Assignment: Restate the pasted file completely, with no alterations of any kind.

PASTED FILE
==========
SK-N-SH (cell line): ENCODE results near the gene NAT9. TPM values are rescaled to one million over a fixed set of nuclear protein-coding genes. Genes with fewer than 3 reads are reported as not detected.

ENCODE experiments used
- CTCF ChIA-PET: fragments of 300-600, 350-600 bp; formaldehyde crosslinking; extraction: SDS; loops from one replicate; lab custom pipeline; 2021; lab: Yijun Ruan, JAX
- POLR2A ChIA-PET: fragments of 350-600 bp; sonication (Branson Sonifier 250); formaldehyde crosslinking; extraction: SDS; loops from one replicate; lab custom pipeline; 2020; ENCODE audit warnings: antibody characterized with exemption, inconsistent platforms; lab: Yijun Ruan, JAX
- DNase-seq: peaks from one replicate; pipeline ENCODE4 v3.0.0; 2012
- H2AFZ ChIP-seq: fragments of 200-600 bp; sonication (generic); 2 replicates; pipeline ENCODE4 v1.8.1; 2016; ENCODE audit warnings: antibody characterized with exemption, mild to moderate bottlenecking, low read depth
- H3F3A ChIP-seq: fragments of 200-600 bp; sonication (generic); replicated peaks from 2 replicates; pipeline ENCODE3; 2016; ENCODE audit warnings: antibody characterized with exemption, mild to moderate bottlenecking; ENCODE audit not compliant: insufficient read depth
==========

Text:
SK-N-SH (cell line): ENCODE results near the gene NAT9. TPM values are rescaled to one million over a fixed set of nuclear protein-coding genes. Genes with fewer than 3 reads are reported as not detected.

ENCODE experiments used
- CTCF ChIA-PET: fragments of 300-600, 350-600 bp; formaldehyde crosslinking; extraction: SDS; loops from one replicate; lab custom pipeline; 2021; lab: Yijun Ruan, JAX
- POLR2A ChIA-PET: fragments of 350-600 bp; sonication (Branson Sonifier 250); formaldehyde crosslinking; extraction: SDS; loops from one replicate; lab custom pipeline; 2020; ENCODE audit warnings: antibody characterized with exemption, inconsistent platforms; lab: Yijun Ruan, JAX
- DNase-seq: peaks from one replicate; pipeline ENCODE4 v3.0.0; 2012
- H2AFZ ChIP-seq: fragments of 200-600 bp; sonication (generic); 2 replicates; pipeline ENCODE4 v1.8.1; 2016; ENCODE audit warnings: antibody characterized with exemption, mild to moderate bottlenecking, low read depth
- H3F3A ChIP-seq: fragments of 200-600 bp; sonication (generic); replicated peaks from 2 replicates; pipeline ENCODE3; 2016; ENCODE audit warnings: antibody characterized with exemption, mild to moderate bottlenecking; ENCODE audit not compliant: insufficient read depth